As a result of the departure of the CFC International Council from the GK Board, Archbishop Oscar Cruz of the Lingayen-Dagupan archdiocese instructed the clergy and lay people in his area to withdraw from GK activities, because through this development, GK has disconnected itself with the Catholic Church and is now open to tie up with organizations whose policies contradict Church teachings.[11][12] This call was similarly made by Father Gammy Tulabing, a priest writing for The Negros Chronicle.[13]

In response, Jose Tale appealed to Archbishop Cruz to reconsider the latter's instruction, particularly because CFC is still in solidarity with the now-autonomous GK and because there is still interdependence in membership between the two organizations despite the change in leadership.[14][15] Meanwhile, Meloto supported Tale's explanation; there is no CFC-GK split as "no one has the right to remove Gawad Kalinga from CFC whose members have made heroic sacrifices to create this noble work that has transformed lives and deepened faith."[16]

Development Model[edit]

Gawad Kalinga's plan, called GK 777, is split into three "phases," each 7 years in length towards a goal to ultimately "un-squat” the poorest of the poor, heal their woundedness, regain their trust, build their confidence, make them think and act as a community and to share the joy of a country rising from poverty.

The first phase's stated goal was to achieve Social Justice by raising 700,000 homes and start–up 7,000 communities by the end of 2010.

The current phase extends from 2011 to 2018, and focuses on what the organization calls Social Artistry: strengthening governance; developing community-based programs for health, education, environment, and productivity; building a village culture that honors Filipino values and heritage. The goal is to empower the powerless for self-governance, self-reliance, and self-sufficiency. One of these Social Artistry sites is called The GK Enchanted Farm, a community meant to encourage the growth of social entrepreneurship.[17]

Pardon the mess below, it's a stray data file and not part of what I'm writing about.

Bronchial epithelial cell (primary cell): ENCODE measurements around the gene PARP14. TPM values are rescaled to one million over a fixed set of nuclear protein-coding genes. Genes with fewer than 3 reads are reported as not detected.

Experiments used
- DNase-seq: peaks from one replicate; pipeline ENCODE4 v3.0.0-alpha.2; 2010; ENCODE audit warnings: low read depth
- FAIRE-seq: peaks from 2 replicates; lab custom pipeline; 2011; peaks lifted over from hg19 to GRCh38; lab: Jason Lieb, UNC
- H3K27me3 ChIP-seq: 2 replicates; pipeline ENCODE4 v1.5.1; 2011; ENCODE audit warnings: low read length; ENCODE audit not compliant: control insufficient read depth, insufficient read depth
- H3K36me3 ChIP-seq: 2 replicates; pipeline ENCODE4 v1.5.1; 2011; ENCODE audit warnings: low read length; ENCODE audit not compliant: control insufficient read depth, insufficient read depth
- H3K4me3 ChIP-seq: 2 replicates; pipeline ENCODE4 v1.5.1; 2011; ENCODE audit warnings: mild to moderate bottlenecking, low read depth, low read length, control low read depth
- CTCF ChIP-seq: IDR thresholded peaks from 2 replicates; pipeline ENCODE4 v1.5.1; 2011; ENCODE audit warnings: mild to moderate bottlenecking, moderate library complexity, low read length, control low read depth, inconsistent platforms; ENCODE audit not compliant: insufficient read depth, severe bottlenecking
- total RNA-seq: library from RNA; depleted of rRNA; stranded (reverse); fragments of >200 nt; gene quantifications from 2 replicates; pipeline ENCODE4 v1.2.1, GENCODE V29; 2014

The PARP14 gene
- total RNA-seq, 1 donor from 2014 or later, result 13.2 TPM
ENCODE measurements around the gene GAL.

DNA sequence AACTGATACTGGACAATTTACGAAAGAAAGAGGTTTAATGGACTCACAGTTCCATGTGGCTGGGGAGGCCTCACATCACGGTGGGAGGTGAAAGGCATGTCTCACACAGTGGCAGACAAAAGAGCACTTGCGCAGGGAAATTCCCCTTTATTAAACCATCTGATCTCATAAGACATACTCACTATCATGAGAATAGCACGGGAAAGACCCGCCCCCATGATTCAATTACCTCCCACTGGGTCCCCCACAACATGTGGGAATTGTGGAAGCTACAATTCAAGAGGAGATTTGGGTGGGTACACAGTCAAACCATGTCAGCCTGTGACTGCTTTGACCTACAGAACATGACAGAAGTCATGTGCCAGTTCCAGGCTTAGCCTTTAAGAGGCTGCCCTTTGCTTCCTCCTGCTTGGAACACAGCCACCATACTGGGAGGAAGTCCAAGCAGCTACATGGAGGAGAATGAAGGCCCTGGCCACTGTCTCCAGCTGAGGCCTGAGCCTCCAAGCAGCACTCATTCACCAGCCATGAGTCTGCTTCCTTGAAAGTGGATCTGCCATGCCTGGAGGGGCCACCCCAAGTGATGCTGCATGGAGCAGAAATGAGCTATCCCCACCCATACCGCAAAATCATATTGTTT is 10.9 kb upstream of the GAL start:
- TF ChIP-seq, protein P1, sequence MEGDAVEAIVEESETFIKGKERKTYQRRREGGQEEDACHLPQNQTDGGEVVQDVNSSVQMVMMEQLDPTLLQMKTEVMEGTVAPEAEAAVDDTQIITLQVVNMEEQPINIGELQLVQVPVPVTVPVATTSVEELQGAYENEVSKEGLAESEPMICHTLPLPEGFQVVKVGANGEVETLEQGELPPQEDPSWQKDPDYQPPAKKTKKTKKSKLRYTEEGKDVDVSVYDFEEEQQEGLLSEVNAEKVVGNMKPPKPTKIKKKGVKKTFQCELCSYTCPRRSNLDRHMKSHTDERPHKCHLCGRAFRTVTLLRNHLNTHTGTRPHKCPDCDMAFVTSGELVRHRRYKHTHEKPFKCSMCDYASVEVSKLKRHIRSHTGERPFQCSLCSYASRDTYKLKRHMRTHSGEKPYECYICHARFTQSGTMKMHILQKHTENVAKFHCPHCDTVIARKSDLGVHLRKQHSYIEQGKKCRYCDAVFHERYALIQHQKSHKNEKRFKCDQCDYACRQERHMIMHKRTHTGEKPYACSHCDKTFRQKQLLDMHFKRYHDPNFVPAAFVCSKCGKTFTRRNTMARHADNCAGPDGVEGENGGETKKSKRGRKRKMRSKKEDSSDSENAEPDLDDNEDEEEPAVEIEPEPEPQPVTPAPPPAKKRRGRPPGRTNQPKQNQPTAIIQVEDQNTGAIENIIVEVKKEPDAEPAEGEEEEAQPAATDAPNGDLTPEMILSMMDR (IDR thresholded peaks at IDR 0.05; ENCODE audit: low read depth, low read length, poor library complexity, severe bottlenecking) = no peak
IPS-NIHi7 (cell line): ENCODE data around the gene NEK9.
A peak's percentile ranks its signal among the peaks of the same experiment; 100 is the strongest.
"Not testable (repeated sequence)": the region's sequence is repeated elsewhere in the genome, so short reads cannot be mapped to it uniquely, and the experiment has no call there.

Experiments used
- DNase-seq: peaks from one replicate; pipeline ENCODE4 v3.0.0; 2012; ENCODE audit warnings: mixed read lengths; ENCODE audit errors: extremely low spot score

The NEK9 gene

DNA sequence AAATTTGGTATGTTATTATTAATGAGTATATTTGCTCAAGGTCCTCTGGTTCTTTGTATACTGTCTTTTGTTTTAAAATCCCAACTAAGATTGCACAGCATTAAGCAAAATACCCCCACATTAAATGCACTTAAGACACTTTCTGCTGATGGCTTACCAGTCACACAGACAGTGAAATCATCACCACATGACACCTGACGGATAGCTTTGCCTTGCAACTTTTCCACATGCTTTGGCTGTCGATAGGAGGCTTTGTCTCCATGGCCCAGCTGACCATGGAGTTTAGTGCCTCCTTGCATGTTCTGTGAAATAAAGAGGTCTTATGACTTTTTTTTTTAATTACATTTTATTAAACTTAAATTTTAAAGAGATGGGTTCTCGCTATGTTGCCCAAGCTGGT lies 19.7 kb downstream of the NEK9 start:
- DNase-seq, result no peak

The final phase spans from 2018 to 2024, and is envisioned as a time of Social Progress. This phase seeks to achieve scale and sustainability by developing the grassroots economy and expanding the reach and influence of GK to 5 million families with support from key sectors of society in the Philippines and partners abroad. GK seeks to relieve poverty by providing an environment in which Filipinos may work and be productive.

With a development road map in the Philippines, GK seeks to create successful development templates that can be replicated in other developing countries, helping to create a world free from poverty.[18][19][20]

Development Programs[edit]

Child and Youth Development: The GK CYD program aims to develop the skills and talents of the children and youth in the GK communities by inculcating values that bring out their full potential. SIBOL, which means “to grow,” provides value-based education to pre-school children, aged 3 to 6 years old. SAGIP, which means “to save a life”, is a support program for children aged 7 to 13 years old, which consists of free academic tutorials, sports and creative workshops and values formation classes. SIGA, which means “to light”, empowers teens to become productive citizens through sports, creative activities and mentoring sessions.

Community Building: The GK Community Building program seeks to empower poor communities to become self-reliant and sustainable by building up its people, preparing their leaders and residents to eventually care for their own communities while instilling in them the heart and capacity to help other poor communities.

Environment: The GK Environment program aims to create "green" model communities. The program operates under a tagline of "Save the poor, save the environment,[21]" and partners with environment advocacy groups and government agencies to provide seminars and environment-friendly programs for community members.